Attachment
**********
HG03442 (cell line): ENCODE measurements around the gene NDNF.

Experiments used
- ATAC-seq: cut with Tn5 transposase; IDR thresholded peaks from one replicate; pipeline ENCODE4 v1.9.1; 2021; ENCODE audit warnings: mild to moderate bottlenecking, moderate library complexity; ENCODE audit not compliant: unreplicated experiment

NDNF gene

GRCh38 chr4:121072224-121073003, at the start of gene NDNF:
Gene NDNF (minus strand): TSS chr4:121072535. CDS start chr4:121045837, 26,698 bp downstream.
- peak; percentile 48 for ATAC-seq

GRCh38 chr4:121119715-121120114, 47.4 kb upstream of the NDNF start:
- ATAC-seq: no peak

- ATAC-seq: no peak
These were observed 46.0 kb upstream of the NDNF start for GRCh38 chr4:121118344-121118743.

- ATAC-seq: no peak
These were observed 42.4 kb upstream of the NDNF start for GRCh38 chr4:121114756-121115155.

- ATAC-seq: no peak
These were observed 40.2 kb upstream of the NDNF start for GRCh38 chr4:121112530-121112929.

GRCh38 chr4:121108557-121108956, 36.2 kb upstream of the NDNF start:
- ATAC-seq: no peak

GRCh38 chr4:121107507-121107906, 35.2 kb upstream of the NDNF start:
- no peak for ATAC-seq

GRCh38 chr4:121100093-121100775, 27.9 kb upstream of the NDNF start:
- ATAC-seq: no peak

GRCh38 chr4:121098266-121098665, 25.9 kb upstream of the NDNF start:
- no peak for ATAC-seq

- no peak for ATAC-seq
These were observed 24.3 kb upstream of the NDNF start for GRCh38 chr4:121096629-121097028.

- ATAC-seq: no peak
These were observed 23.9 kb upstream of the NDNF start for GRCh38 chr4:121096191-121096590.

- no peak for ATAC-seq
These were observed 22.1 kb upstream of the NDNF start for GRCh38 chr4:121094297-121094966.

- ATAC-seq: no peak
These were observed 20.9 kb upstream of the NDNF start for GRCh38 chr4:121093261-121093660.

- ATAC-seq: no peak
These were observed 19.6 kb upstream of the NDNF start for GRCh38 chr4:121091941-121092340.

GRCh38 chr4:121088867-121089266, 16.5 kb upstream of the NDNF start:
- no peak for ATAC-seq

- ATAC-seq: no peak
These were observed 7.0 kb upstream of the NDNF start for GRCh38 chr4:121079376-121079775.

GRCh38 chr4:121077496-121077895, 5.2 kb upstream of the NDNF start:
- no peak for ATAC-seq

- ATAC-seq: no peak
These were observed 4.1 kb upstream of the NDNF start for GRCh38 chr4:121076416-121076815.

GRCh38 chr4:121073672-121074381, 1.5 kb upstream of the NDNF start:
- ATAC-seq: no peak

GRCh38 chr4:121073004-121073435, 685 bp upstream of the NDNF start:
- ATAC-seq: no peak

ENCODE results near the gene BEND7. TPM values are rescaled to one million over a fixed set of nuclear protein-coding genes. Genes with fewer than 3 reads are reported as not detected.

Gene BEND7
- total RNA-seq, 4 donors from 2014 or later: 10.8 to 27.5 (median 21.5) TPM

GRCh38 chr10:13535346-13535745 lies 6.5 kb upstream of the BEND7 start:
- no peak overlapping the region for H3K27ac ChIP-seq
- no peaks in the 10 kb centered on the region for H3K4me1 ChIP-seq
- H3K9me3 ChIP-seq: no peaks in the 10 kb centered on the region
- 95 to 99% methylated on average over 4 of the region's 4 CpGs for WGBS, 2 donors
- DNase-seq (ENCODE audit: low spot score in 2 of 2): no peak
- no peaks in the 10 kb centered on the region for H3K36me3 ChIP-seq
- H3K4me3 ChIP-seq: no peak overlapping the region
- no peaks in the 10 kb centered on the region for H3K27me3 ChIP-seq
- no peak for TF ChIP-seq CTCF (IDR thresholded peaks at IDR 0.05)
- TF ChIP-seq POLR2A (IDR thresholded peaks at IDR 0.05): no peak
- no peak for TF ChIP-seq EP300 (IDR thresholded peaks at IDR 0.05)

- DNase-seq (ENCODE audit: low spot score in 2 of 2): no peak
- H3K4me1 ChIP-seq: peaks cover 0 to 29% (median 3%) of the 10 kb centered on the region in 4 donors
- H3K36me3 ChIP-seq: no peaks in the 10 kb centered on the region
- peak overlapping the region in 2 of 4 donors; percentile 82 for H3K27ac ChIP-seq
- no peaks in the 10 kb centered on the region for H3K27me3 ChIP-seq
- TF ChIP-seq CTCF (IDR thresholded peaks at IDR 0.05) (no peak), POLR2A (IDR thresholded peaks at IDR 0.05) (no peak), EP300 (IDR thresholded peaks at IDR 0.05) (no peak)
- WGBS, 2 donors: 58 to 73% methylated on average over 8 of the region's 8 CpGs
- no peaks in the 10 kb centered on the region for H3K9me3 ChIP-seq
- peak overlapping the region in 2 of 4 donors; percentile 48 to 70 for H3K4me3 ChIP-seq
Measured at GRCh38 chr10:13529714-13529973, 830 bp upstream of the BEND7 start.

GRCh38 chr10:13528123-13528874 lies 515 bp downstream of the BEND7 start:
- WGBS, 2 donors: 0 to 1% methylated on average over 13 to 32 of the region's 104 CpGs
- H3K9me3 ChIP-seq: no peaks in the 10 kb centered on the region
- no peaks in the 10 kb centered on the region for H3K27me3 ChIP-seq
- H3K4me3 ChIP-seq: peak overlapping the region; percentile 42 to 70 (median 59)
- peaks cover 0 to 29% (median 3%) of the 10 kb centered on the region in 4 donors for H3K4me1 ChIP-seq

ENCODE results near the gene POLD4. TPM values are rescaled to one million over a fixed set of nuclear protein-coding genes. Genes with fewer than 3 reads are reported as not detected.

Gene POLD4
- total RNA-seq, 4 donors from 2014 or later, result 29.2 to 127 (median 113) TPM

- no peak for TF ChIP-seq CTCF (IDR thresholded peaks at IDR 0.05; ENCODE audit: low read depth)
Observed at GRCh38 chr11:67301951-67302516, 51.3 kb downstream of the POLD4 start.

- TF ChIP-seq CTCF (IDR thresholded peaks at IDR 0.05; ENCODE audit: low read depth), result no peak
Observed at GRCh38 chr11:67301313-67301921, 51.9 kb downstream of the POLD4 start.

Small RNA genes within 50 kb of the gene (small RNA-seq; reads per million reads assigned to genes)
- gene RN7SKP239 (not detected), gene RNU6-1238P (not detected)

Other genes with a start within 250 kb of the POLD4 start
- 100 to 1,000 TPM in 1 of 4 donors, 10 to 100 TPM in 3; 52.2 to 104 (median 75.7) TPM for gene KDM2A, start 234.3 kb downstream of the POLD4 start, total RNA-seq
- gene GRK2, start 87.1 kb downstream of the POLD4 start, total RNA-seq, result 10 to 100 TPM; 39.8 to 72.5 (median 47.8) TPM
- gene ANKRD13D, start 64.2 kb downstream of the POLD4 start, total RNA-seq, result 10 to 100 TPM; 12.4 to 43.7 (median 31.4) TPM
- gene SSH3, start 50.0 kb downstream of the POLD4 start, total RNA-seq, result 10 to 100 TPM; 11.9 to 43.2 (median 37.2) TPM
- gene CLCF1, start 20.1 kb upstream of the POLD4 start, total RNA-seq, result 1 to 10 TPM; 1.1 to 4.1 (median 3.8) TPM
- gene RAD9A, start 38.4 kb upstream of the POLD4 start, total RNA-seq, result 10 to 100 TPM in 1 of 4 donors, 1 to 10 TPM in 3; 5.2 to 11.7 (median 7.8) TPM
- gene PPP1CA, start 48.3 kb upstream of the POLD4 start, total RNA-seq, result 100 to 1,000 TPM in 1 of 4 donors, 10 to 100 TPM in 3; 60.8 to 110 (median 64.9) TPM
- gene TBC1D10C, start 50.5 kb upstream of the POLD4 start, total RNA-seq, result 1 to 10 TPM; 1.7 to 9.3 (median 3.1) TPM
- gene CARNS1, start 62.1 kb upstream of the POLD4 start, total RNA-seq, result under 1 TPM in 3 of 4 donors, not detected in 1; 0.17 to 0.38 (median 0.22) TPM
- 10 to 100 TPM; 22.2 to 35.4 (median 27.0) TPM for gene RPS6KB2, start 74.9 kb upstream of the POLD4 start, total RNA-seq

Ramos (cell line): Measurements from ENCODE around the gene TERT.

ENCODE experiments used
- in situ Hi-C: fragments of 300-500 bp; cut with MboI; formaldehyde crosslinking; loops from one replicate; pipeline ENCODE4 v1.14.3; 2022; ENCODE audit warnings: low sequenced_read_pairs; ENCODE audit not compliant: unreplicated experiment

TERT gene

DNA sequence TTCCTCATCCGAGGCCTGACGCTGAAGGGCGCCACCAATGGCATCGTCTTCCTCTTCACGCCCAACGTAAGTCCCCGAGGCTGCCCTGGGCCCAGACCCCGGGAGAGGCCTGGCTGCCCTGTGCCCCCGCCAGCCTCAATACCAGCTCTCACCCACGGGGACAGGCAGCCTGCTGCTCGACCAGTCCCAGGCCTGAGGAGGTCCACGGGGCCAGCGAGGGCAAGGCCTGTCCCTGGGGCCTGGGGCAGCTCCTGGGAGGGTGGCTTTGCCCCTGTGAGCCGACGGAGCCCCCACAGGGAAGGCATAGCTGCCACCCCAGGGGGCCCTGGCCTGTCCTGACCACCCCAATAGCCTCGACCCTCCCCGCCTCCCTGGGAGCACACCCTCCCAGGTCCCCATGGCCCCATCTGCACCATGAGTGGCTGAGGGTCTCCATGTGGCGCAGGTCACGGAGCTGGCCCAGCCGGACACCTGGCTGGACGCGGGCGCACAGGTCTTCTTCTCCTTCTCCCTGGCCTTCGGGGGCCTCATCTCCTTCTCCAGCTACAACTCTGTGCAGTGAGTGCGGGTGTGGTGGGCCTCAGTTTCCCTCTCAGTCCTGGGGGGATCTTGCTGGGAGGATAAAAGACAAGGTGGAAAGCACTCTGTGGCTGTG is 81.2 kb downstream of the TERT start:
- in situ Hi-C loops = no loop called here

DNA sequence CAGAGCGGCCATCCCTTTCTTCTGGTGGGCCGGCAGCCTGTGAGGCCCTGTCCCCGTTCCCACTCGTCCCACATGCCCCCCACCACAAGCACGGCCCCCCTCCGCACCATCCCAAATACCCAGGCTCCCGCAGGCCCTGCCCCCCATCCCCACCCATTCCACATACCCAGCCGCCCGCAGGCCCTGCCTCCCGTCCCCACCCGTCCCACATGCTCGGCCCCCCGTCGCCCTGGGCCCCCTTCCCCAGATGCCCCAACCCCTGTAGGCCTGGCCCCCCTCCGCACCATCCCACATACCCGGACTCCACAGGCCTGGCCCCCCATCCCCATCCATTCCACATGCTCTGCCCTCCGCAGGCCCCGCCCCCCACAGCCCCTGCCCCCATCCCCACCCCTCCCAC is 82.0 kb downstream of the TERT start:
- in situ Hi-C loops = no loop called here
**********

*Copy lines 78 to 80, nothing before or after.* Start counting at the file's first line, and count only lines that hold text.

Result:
Gene POLD4
- total RNA-seq, 4 donors from 2014 or later, result 29.2 to 127 (median 113) TPM

- no peak for TF ChIP-seq CTCF (IDR thresholded peaks at IDR 0.05; ENCODE audit: low read depth)